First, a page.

Welcome to Our Blog!

florence1WWelcome to my new blog “Make Florence Proud”, dedicated to my hero, Florence Nightingale.

I know, I know, some of you don’t want to hear her name because you still have nursing school nightmares of Nightingale’s nursing theory. But hey, we had to start somewhere. If it weren’t for Florence, society would still be rounding up prostitutes and poor women on the street to care for the sick. No one else wanted to do this dirty work. Is it still dirty work? You tell me! Though we’ve come a long way, we still have some clean up to do for ourselves and our profession. Dirty work isn’t just at the bedside. You know what I’m talking about. I’d like to hear from you. Future blogs will feature some of these topics.

This first blog post features “being called” to nursing.

The name Florence Nightingale is synonymous with selfless service, known as the ‘lady with the lamp’. Born in the lap of luxury, she turned her back on wealth and chose to follow her calling.

I was called to nursing. I knew I wanted to be a nurse since I was 11 years old. Don’t ask me how I knew; I just knew I wanted to be a nurse. I was fascinated with how the human body functioned and I loved helping the sick. As a fifteen year old candy striper (yes, I’m dating myself) I wasn’t allowed to go on the floors, I was supposed to just sit at the lobby desk…boring! One day, I snuck back to deliver flowers to a patient and guess what? Nurse Ratchet caught me! Back to the boring lobby desk I went.

How about you? Were you “called” to nursing? When? What does the word “calling” mean to you? Have you worked side by side nurses who weren’t called and are only “in it for the money”? How do you like working side by side with an uncalled nurse? I’d love to hear your story of how you were “called” to nursing. What attribute could be synonymous with your name?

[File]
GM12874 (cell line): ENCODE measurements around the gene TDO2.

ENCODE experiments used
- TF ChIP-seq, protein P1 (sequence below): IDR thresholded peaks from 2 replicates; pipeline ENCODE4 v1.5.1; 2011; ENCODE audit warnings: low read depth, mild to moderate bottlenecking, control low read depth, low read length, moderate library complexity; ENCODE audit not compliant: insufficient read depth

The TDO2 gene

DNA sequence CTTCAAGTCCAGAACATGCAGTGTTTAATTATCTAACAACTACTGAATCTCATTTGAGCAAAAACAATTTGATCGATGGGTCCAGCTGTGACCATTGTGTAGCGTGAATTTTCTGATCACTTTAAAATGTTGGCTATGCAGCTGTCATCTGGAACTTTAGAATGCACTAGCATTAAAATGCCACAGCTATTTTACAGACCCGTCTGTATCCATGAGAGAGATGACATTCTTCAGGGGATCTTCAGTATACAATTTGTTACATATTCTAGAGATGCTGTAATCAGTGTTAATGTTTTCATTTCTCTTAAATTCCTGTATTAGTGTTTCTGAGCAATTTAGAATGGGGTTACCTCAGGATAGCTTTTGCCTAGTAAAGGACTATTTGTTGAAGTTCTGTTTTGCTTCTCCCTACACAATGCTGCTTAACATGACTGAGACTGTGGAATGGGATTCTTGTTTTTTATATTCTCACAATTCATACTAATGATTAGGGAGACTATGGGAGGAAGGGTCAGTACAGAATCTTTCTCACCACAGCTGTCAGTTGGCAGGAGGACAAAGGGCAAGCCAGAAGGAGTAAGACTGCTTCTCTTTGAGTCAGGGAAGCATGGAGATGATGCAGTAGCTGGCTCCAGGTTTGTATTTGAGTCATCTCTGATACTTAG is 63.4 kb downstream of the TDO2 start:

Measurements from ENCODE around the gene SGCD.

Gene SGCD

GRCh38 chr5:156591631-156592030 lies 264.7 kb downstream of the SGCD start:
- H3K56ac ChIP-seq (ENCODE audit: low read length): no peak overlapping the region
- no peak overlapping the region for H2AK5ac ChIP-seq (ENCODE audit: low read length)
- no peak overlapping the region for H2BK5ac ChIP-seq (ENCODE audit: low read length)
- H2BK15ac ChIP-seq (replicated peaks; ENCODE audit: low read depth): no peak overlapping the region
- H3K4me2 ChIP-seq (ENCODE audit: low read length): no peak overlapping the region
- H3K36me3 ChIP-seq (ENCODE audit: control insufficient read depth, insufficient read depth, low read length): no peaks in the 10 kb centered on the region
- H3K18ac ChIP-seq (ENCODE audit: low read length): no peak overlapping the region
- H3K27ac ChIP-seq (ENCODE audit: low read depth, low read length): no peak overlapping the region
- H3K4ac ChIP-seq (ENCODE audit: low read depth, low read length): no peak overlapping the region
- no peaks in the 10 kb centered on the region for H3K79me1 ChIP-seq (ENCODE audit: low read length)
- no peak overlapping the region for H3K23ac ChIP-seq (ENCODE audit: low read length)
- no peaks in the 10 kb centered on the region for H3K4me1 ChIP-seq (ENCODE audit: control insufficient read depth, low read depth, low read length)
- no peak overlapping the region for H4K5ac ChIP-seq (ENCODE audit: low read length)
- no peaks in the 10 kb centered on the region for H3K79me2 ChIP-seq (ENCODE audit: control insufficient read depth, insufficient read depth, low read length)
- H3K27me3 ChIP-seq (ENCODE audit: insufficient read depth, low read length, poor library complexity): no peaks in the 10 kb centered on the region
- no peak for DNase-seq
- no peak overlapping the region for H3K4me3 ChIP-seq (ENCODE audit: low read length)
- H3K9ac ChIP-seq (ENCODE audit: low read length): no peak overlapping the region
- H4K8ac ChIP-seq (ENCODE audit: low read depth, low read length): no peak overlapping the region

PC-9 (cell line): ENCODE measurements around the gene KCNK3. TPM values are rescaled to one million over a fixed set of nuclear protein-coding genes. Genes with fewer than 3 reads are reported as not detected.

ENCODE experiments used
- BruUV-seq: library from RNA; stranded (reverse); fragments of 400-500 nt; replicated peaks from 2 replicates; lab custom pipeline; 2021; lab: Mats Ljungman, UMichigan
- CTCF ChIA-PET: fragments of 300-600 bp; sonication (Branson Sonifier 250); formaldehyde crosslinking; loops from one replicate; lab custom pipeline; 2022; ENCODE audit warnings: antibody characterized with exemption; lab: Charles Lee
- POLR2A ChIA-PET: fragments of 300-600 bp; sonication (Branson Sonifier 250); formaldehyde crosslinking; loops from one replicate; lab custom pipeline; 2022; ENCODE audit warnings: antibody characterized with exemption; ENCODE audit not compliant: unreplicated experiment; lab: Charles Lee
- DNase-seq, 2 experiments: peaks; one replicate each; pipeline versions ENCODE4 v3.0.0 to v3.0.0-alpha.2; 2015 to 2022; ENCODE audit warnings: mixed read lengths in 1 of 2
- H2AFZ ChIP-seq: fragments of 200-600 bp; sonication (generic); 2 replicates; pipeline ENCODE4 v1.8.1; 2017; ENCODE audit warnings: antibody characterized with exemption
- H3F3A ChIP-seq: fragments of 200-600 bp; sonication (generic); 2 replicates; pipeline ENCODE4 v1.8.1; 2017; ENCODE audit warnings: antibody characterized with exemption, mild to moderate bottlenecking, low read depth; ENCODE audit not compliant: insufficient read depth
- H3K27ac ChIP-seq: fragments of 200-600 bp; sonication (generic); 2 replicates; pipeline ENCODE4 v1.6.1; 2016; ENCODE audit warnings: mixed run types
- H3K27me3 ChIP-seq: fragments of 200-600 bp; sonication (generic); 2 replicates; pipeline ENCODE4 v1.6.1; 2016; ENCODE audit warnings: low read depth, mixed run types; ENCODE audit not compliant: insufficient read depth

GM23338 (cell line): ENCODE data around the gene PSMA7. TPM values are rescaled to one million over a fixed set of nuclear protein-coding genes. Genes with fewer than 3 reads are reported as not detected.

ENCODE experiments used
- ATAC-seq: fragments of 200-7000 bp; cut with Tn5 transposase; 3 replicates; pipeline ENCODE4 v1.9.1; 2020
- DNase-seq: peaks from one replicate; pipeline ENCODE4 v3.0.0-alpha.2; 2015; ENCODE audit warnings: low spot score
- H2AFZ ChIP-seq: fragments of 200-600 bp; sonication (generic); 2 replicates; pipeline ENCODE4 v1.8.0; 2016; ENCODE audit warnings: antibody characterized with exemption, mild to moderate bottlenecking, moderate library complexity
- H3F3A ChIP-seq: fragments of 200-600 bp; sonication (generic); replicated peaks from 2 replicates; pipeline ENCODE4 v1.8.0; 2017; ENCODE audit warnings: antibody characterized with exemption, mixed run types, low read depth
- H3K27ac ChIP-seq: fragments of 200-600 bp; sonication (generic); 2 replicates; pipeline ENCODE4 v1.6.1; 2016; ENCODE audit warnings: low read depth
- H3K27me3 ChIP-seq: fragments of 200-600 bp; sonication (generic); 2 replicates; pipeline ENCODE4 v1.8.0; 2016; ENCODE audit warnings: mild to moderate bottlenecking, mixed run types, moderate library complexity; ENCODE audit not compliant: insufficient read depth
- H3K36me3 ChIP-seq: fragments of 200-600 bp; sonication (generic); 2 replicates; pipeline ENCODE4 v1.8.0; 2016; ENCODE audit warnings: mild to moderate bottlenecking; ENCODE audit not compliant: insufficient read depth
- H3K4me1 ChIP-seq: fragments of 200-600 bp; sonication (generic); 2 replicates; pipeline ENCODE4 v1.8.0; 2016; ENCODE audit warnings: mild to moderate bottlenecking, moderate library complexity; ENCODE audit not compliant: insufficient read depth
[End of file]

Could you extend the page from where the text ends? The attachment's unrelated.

“I attribute my success to this:—I never gave or took an excuse.”
Florence Nightingale


Never Give or Take an Excuse

Florence attributed her success to never giving an excuse or taking an excuse. If you’ve ever been a student of mine you know that I abide by that same philosophy. In fact it would become quite humorous in the clinical area or in post conference when a student would try to explain their action, or lack of, by giving an excuse. The first thing out of my mouth would be, “is that an excuse”? After just a few such episodes the whole group keenly got the message and would stop in their tracks. No excuses were offered again. Facts and apologies were always accepted, but no excuses ever.

You might ask why? Why would you be so hard on a student? Is it really being hard to teach and expect accountability and professionalism? Nurses must be responsible and accountable for their patients’ health, wellbeing and lives! No excuses! Professionalism as an RN begins in nursing education. As nurses we cannot afford to give excuses. Granted, unintentional mistakes are made, though excuses on the other hand begin as a thought and result in words and actions. Inexcusable. Are we excused from malpractice? Are we excused from negligence? Never.  Blaming, excuses, passing the buck, whining it’s “not my fault” along with attitudes of entitlement have no place in nursing.

New healthcare financing reforms are designed to reward accountability and efficiency, and to bundle services and costs. Clinical research continues to demonstrate that RNs are looked upon to be accountable and efficient and are associated with decreased patient mortality when higher numbers of RNs are caring for patients (Nolan, M. 2016). No excuses.

“I attribute my success to this:—I never gave or took an excuse.” ― Florence Nightingale